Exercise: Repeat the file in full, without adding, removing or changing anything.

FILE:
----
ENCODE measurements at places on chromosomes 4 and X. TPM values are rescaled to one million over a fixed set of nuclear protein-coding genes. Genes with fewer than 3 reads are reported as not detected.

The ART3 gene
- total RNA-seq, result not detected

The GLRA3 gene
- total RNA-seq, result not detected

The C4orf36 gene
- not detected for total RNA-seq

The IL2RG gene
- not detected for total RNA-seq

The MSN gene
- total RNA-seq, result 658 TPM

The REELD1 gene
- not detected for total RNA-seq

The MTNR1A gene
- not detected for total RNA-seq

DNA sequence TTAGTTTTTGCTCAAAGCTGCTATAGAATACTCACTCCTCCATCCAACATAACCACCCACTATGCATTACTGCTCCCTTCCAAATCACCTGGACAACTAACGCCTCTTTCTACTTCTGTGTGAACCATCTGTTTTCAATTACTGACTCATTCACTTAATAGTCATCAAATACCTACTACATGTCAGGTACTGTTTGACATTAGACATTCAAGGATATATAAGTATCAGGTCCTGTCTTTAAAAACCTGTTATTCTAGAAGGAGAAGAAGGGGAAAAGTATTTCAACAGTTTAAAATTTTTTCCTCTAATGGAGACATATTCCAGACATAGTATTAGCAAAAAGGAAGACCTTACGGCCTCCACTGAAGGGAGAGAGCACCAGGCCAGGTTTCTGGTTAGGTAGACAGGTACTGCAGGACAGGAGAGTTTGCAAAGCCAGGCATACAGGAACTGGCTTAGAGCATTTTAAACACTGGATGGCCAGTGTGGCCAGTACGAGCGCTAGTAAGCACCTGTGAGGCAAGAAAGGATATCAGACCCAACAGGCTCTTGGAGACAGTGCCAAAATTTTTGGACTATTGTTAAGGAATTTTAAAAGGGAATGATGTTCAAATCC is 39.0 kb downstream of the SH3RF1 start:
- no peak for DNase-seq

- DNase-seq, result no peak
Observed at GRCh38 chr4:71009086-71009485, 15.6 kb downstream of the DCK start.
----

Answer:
ENCODE measurements at places on chromosomes 4 and X. TPM values are rescaled to one million over a fixed set of nuclear protein-coding genes. Genes with fewer than 3 reads are reported as not detected.

The ART3 gene
- total RNA-seq, result not detected

The GLRA3 gene
- total RNA-seq, result not detected

The C4orf36 gene
- not detected for total RNA-seq

The IL2RG gene
- not detected for total RNA-seq

The MSN gene
- total RNA-seq, result 658 TPM

The REELD1 gene
- not detected for total RNA-seq

The MTNR1A gene
- not detected for total RNA-seq

DNA sequence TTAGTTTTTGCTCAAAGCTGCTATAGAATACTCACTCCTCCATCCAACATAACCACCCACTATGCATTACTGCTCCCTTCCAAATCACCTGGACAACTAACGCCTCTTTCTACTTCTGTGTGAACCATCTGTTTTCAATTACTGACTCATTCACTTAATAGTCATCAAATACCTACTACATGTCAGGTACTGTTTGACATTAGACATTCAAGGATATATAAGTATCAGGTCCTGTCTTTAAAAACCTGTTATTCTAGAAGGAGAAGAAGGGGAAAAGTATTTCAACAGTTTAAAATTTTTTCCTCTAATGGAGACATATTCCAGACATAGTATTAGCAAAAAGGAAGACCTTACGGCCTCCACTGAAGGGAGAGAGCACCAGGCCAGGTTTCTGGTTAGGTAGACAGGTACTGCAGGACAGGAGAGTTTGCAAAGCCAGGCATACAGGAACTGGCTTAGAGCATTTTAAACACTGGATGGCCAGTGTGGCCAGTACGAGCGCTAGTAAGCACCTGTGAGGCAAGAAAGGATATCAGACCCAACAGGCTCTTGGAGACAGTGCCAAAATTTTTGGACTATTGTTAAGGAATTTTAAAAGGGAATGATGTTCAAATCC is 39.0 kb downstream of the SH3RF1 start:
- no peak for DNase-seq

- DNase-seq, result no peak
Observed at GRCh38 chr4:71009086-71009485, 15.6 kb downstream of the DCK start.